A Challenge to the Sacred Cow

A Little Learning

As somebody so well said, “One man’s partridge is another man’s grouse.”

Things were going pretty well on the car radio until that announcer told me in that tone of voice announcers have—just the right touch of condescension and the sound of “look-at-me-how-youthful-I-am”—that that very night YOUTH were going to tell what was wrong with parents. It would he “refreshing,” he said, to hear these young people speak, because they would be so “straightforward and honest and candid.” I suppose they were also clear-eyed and ruddy.

I have no objection to youth, but I can’t stand YOUTH. The whole cult reminds me of some little ditty we used to have in a book of nursery rhymes, “Who can tell what baby thinks?” I don’t think the viewpoint of youth on any subject is worth any more than the viewpoint of anybody else, no matter how candid and clear-eyed it may be. Usually they simply don’t know what they are talking about.

It is sort of like the Christmas story. The whole thing is built around the “baby” Jesus. Who can fault a baby? The safest cover for a magazine is either a baby or a dog or a beautiful woman. But now where are we? We don’t know any more than we did before.

What really irritates me is that youth are probably learning the wrong sort of thing in what sentimental adults think is a learning process, namely, training in self-expression. They are learning that they can say almost anything just because they are young, not because what they have to say is worth saying.

In every generation people have been worried because young people have been going bad. As a matter of fact, history teaches us that young people did go bad in culture after culture, as a result of which all kinds of civilizations went to the wall. Maybe we have reached the stage in our own civilization where the question is not whether youth can talk but whether they have ever really learned anything.

Just for an old authority, take Dorothy Dix: “At twenty a girl’s only appeal is to the eye. She has not lived long enough to know enough to have anything to say that is worth listening to.”


No Conflict

After reading “Does the Bible Conflict with Modern Science?” (Jan. 21 issue), I thought you might be interested in a letter I received from Dr. Wernher von Braun, U. S. Army Missile Command.…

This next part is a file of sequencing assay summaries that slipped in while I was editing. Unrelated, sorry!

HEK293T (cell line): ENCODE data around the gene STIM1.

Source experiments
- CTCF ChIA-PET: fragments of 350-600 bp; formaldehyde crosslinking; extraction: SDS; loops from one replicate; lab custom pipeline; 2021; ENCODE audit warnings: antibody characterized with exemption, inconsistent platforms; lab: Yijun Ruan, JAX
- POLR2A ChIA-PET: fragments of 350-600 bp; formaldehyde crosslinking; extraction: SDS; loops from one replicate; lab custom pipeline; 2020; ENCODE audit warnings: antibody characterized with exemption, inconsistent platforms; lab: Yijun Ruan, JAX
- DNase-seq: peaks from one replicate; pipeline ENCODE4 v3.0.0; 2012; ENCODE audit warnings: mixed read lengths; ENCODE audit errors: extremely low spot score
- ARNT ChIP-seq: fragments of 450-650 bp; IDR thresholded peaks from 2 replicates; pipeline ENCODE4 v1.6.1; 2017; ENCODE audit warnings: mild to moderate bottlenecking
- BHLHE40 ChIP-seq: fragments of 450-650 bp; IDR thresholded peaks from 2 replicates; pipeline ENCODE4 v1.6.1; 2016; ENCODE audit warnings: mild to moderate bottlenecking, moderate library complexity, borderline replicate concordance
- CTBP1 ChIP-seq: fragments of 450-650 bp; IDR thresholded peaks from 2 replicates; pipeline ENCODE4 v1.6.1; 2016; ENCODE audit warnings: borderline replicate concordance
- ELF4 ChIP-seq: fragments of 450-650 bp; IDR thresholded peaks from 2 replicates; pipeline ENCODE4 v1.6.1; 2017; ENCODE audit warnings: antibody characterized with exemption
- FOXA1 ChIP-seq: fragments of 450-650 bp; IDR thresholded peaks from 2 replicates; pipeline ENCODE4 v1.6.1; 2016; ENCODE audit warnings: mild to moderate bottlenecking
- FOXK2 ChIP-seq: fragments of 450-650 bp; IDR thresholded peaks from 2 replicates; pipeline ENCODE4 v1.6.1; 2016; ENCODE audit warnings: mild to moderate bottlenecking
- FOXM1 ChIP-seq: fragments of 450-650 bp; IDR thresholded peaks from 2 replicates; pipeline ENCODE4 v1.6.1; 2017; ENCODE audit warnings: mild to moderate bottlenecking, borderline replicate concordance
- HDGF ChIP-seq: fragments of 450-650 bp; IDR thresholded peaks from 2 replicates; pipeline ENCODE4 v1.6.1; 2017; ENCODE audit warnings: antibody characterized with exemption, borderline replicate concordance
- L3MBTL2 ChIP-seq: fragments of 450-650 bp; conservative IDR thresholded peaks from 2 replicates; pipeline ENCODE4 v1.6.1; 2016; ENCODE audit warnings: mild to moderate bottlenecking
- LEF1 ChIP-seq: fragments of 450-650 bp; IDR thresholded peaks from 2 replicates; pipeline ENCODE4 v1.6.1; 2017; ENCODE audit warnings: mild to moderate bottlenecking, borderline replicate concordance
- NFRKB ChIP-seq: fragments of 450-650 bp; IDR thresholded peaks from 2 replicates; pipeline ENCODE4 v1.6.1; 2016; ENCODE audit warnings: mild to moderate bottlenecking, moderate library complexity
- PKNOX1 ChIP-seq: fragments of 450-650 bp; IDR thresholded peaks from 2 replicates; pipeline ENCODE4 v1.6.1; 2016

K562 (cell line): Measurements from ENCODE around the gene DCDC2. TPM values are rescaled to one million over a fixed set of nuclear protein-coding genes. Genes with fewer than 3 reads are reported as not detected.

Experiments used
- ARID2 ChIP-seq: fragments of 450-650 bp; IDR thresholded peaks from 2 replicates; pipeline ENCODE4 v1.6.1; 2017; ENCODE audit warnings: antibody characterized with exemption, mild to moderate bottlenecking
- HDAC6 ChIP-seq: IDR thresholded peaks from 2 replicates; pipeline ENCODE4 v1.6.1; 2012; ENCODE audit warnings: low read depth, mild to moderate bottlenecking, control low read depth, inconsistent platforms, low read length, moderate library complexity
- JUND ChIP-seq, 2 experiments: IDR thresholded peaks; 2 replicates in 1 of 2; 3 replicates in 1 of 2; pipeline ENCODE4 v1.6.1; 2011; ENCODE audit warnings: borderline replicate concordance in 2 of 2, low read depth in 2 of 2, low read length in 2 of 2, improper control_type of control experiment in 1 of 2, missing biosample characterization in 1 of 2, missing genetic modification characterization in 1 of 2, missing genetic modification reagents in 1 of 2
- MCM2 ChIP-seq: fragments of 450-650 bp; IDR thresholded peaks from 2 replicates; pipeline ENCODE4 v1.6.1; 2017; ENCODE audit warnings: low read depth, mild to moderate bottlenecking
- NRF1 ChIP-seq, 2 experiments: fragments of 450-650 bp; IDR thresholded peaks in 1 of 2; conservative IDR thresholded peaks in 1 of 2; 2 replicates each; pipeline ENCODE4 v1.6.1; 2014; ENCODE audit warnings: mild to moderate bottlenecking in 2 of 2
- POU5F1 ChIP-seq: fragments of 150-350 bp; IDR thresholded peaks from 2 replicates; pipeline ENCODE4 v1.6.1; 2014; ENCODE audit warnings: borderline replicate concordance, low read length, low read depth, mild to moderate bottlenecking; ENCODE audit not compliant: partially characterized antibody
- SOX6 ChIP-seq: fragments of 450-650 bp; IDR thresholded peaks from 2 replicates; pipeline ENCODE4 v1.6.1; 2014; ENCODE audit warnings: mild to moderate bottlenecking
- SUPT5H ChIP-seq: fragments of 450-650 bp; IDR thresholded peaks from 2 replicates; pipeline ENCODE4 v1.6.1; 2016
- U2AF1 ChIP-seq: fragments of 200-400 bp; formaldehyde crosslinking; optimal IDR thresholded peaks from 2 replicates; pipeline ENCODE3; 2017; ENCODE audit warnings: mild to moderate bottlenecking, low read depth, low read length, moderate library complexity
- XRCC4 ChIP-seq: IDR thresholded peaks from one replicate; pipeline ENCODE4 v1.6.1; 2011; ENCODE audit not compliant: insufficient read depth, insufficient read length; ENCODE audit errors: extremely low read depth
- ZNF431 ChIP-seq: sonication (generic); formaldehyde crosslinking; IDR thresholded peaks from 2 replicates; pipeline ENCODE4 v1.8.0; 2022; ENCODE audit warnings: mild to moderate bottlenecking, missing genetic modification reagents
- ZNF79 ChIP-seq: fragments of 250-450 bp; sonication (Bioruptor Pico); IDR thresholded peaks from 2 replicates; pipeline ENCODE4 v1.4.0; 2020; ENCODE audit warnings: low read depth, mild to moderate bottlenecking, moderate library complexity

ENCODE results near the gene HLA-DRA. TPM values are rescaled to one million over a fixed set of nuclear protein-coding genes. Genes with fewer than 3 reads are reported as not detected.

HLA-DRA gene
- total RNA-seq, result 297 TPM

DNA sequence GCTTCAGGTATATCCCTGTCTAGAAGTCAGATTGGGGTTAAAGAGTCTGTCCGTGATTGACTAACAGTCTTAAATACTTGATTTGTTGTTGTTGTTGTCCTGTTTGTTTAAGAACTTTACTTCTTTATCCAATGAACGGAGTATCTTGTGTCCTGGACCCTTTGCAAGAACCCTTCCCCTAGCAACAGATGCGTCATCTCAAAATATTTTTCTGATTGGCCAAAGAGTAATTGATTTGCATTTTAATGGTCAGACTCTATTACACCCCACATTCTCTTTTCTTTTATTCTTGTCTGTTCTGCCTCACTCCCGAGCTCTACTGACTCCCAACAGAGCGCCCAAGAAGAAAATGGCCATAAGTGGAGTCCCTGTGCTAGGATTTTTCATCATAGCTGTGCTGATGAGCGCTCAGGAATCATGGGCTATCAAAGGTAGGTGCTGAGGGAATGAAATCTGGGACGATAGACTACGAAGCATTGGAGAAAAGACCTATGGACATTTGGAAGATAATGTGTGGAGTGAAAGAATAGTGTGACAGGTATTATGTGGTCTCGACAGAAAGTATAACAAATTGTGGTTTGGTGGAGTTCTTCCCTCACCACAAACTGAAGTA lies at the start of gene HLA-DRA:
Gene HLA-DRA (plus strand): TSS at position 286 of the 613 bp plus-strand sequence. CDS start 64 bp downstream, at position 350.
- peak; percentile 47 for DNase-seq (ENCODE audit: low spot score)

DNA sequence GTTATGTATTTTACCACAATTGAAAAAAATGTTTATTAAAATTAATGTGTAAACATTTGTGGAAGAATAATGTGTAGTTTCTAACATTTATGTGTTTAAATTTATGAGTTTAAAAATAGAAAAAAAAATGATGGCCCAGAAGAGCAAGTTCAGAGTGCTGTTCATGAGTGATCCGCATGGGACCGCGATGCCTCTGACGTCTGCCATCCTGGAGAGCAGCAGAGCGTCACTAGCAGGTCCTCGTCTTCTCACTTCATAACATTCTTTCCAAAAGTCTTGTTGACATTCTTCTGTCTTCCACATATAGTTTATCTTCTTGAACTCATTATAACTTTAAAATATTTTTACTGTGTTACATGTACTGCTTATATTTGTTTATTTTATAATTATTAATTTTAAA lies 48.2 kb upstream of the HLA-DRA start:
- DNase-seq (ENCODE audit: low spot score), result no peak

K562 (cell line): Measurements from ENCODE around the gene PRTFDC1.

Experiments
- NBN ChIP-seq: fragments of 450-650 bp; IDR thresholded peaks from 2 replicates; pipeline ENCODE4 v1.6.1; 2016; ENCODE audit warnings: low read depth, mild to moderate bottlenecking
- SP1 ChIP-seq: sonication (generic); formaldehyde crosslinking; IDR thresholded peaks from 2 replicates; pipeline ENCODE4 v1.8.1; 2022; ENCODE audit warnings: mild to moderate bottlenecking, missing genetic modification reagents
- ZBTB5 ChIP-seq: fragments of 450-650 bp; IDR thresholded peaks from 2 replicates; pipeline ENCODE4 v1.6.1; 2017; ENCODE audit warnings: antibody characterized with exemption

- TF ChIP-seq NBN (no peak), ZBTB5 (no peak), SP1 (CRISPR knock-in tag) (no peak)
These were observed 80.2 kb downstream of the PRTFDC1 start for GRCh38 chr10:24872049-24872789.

Keep up the good work of CHRISTIANITY TODAY, a publication which is of utmost value in these hectic days of apostasy.


Beasley, Tex.

• The material from Dr. von Braun has appeared in print, and includes this statement: “Two stimuli are necessary to make man endeavor to conform with the accepted ethical standards. One is the belief in a Last Judgment, where every one of us has to account for what we did with God’s precious gift of life on this earth. The other is the belief in the immortality of the soul which thus can cherish the award or suffer the penalty decreed in the Last Judgment. The belief in God and in immortality thus gives us the moral strength and ethical guidance we need for virtually every action in our daily lives.”—ED.

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Less than an hour ago, I came upon the January 21 issue of CHRISTIANITY TODAY, in which the relation of science and religion is discussed by eminent men. I could not take the magazine from the library—nor did I more than scan the first page—but I know that it is a very important article (for me).…

I enclose thirty cents for a copy of the issue.…


West Chester, Pa.

I am very happy to see that you are hitting scientism, the sacred cow which the run-of-the-mill theologians of the Church do not seem to dare to touch today. I am convinced that until we can again affirm faith in God the Creator and challenge naturalistic evolution, we cannot preach the Gospel either.…


Bethany Reformed Church

Grand Rapids, Mich.


The reference you make in your February 4 issue to the National Association of Evangelicals’ interest in the Christian servicemen’s centers for Viet Nam is not technically correct.

NAE has no plans to establish such centers through the CSF or otherwise. We are receiving funds to be used in the establishment of centers in Viet Nam, but these will be transferred to some other group more directly involved in the operation of centers.


General Secretary

Christian Servicemen’s Fellowship

Washington, D. C.

Aches And Paynes

It seems CHRISTIANITY TODAY is having trouble with pains. The January 21 (News) story on the recent Evangelical Theological Society convention lists Houghton College President Stephen W. Paine (Wheaton ’30) as the new president. It is Dr. J. Barton Payne, professor of Old Testament at Wheaton College, who was elected to head the society. Dr. Payne served as vice-president during the past year, and Dr. Paine succeeds him in that capacity.


Manager, News Service

Wheaton College

Wheaton, Ill.

• We painfully acknowledge that we made an error.—ED.

Roman Rabbi?

In Addison Leitch’s insipid eulogy of Eugene Carson Blake (Current Religious Thought, Jan. 21 issue), he still failed to answer one question that has often puzzled me. Is Blake a converted Christian called to be a minister of the traditional Reformed faith—or is he really a Roman rabbi wearing a Presbyterian robe?

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First Presbyterian Church of Miami

Miami, Fla.

Dr. Eugene Carson Blake has had many critics, and it was a very welcome change to read something for him instead of against him.


Olympia, Wash.

Dr. Leitch writes as if Dr. Blake’s willingness to fellowship with Bishop Pike is inconsequential.… While there seems to be no doubt as to Dr. Blake’s ability to lead the church, the question should be asked, “Where … would he lead the church?” Whatever his natural qualifications, he must be judged by the answer to this question.


Santa Barbara, Calif.

It is not amiss to remind Leitch that “Gene’s” advocacy of abolishment of the House Committee on Un-American Activities and his loud amen to the Supreme Court’s decision to deny the Constitutional right to say prayers in public schools, is no legend but hard cold fact.…